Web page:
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CD81 and claudin 1 coreceptor association: role in hepatitis C virus entry.

Harris, Helen J and Farquhar, Michelle J and Mee, Christopher J and Davis, Christopher and Reynolds, Gary M and Jennings, Adam and Hu, Ke and Yuan, Fei and Deng, HongKui and Hubscher, Stefan G and Han, Jang H and Balfe, Peter and McKeating, Jane A (2008) CD81 and claudin 1 coreceptor association: role in hepatitis C virus entry. Journal of virology, 82 (10). pp. 5007-20. ISSN 1098-5514

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Hepatitis C virus (HCV) is an enveloped positive-stranded RNA hepatotropic virus. HCV pseudoparticles infect liver-derived cells, supporting a model in which liver-specific molecules define HCV internalization. Three host cell molecules have been reported to be important entry factors or receptors for HCV internalization: scavenger receptor BI, the tetraspanin CD81, and the tight junction protein claudin-1 (CLDN1). None of the receptors are uniquely expressed within the liver, leading us to hypothesize that their organization within hepatocytes may explain receptor activity. Since CD81 and CLDN1 act as coreceptors during late stages in the entry process, we investigated their association in a variety of cell lines and human liver tissue. Imaging techniques that take advantage of fluorescence resonance energy transfer (FRET) to study protein-protein interactions have been developed. Aequorea coerulescens green fluorescent protein- and Discosoma sp. red-monomer fluorescent protein-tagged forms of CD81 and CLDN1 colocalized, and FRET occurred between the tagged coreceptors at comparable frequencies in permissive and nonpermissive cells, consistent with the formation of coreceptor complexes. FRET occurred between antibodies specific for CD81 and CLDN1 bound to human liver tissue, suggesting the presence of coreceptor complexes in liver tissue. HCV infection and treatment of Huh-7.5 cells with recombinant HCV E1-E2 glycoproteins and anti-CD81 monoclonal antibody modulated homotypic (CD81-CD81) and heterotypic (CD81-CLDN1) coreceptor protein association(s) at specific cellular locations, suggesting distinct roles in the viral entry process.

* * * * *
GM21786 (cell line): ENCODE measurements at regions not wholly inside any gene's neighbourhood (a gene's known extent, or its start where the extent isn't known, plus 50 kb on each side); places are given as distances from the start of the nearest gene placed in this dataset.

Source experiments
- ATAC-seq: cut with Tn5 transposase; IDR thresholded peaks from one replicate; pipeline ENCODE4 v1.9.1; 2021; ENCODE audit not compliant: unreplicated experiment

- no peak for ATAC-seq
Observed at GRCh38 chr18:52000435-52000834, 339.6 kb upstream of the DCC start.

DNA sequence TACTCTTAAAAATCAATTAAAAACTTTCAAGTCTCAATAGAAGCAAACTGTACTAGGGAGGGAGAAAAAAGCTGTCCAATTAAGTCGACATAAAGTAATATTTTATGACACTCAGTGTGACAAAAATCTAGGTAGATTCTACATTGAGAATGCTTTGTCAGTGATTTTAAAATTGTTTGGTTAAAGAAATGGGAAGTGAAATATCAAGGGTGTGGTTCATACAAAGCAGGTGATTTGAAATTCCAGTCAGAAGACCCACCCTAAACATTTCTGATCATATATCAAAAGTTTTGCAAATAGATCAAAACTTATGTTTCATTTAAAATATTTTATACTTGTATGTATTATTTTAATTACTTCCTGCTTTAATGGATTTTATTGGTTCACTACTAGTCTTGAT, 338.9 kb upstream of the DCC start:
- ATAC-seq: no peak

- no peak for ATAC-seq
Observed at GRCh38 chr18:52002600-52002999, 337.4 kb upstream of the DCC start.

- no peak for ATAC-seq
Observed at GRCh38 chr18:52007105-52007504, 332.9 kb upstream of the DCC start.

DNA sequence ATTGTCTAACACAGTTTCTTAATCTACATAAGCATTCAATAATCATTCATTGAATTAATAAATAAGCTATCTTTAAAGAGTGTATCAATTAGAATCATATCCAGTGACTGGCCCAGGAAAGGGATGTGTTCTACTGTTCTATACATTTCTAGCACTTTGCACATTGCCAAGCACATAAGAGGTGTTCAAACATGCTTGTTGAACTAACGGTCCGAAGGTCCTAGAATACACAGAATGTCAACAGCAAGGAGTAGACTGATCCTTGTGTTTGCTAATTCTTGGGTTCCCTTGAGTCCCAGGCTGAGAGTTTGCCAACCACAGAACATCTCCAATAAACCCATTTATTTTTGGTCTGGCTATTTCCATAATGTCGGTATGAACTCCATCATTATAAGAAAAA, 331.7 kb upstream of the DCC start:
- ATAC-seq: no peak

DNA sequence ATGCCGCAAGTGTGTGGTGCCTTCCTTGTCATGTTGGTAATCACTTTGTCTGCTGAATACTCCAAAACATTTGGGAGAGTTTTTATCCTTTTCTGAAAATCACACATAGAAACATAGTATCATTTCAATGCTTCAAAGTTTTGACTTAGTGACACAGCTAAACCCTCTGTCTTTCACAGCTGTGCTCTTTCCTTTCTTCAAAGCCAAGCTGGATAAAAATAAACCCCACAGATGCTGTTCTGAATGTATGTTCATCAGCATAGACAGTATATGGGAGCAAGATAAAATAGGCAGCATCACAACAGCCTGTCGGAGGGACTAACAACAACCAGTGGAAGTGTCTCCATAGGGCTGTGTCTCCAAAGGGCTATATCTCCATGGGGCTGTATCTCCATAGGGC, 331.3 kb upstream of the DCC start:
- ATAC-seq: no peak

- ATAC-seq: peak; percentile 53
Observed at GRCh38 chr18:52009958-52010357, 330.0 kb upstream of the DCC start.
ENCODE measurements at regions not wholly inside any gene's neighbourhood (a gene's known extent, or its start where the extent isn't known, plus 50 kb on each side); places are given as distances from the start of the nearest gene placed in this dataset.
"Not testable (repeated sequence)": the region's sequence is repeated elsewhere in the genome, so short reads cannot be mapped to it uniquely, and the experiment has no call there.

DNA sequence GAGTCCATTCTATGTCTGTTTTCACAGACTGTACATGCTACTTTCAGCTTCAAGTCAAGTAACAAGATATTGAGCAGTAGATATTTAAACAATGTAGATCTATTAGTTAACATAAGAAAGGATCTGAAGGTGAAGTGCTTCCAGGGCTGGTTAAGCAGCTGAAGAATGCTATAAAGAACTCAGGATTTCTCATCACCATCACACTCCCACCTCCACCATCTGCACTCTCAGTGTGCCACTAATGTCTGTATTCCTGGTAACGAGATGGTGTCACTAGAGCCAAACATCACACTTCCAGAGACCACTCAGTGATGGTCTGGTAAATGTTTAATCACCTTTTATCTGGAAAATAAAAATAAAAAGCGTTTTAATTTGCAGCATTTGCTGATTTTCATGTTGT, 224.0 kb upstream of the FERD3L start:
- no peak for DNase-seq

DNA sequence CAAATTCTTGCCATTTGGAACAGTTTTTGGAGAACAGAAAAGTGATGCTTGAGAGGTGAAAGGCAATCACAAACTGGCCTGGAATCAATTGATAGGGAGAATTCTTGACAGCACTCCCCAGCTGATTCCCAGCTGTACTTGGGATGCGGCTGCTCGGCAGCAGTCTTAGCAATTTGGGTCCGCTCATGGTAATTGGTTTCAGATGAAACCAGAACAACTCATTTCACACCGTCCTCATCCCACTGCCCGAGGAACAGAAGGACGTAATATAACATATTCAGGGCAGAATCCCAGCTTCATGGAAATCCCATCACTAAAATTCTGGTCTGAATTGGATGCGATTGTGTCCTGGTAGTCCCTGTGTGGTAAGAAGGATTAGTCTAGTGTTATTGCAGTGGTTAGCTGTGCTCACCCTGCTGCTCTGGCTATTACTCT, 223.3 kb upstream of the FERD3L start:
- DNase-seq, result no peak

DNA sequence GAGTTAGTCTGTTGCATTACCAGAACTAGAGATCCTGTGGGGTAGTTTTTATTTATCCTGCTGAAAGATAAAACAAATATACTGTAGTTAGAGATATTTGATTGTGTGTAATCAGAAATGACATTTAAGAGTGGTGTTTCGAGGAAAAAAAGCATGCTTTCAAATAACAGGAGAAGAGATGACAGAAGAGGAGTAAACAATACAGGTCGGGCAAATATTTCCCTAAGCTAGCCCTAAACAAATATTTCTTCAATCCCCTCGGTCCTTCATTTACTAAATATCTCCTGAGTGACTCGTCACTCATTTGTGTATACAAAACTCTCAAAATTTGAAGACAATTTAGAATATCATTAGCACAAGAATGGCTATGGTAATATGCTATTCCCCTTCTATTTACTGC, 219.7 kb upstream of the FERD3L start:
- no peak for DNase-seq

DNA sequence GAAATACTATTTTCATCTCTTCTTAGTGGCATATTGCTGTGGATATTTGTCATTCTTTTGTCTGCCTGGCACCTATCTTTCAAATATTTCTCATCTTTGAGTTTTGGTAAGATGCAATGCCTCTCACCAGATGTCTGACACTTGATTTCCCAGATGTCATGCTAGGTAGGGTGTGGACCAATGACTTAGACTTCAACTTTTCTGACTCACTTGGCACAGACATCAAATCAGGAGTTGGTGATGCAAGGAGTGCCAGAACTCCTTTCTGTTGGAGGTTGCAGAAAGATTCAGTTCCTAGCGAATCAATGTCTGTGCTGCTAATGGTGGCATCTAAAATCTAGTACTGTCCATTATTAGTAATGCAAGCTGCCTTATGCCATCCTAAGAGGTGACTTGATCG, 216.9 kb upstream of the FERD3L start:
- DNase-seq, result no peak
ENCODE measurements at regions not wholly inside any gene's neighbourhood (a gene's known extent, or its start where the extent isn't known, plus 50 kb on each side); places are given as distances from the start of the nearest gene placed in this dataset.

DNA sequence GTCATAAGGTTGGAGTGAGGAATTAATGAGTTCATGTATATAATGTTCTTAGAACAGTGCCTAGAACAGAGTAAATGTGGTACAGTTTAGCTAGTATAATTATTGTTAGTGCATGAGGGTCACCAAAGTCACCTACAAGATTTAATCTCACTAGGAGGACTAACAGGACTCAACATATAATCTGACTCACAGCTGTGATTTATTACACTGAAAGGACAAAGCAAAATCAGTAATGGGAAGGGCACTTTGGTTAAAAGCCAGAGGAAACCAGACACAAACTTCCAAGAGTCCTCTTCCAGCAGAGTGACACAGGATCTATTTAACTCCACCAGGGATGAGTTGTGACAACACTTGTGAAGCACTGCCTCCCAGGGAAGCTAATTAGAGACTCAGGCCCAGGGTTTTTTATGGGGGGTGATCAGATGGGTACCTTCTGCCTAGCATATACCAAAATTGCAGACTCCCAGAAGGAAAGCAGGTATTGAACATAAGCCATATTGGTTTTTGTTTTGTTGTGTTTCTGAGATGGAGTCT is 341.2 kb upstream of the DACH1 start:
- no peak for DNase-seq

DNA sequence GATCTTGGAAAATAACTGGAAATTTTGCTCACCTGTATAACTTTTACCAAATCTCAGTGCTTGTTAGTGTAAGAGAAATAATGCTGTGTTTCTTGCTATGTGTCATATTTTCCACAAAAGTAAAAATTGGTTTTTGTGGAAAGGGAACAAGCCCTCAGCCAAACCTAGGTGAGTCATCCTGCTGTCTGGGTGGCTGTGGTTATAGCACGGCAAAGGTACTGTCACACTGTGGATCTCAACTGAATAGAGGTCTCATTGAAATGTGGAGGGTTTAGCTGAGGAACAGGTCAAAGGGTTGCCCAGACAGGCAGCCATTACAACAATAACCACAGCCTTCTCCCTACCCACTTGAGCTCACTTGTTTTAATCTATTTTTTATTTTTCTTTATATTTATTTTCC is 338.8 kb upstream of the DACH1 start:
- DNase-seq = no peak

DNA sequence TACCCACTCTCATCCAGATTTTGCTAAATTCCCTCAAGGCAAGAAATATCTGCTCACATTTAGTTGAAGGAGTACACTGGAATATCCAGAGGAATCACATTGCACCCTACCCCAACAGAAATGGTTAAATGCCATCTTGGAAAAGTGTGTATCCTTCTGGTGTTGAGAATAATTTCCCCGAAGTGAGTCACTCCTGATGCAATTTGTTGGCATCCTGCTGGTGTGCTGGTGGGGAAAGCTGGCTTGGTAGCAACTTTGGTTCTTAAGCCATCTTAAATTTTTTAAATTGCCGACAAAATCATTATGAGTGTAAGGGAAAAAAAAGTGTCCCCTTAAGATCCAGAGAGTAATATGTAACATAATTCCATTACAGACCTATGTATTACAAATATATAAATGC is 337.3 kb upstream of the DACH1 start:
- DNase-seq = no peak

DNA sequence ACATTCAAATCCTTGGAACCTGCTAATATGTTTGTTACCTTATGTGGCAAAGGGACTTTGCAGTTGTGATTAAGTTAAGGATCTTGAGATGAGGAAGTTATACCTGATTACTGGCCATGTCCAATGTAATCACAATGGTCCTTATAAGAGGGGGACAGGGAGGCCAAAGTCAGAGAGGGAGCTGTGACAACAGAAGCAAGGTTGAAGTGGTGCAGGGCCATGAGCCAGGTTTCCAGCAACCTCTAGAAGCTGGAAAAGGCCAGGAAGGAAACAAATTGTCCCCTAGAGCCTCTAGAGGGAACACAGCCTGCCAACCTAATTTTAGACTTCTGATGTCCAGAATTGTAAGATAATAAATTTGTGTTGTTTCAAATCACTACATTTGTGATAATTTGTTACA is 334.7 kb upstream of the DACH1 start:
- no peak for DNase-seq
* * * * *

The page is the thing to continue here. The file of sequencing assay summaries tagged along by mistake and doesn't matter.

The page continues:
Type of Work:Article
Date:2008 (Publication)
School/Faculty:Schools (1998 to 2008) > School of Medicine
Department:Immunity and Infection
Subjects:R Medicine (General)
QR355 Virology
QR180 Immunology
QR Microbiology
Institution:University of Birmingham
Copyright Holders:American Society for Microbiology
ID Code:476
Refereed:YES
Local Holdings:
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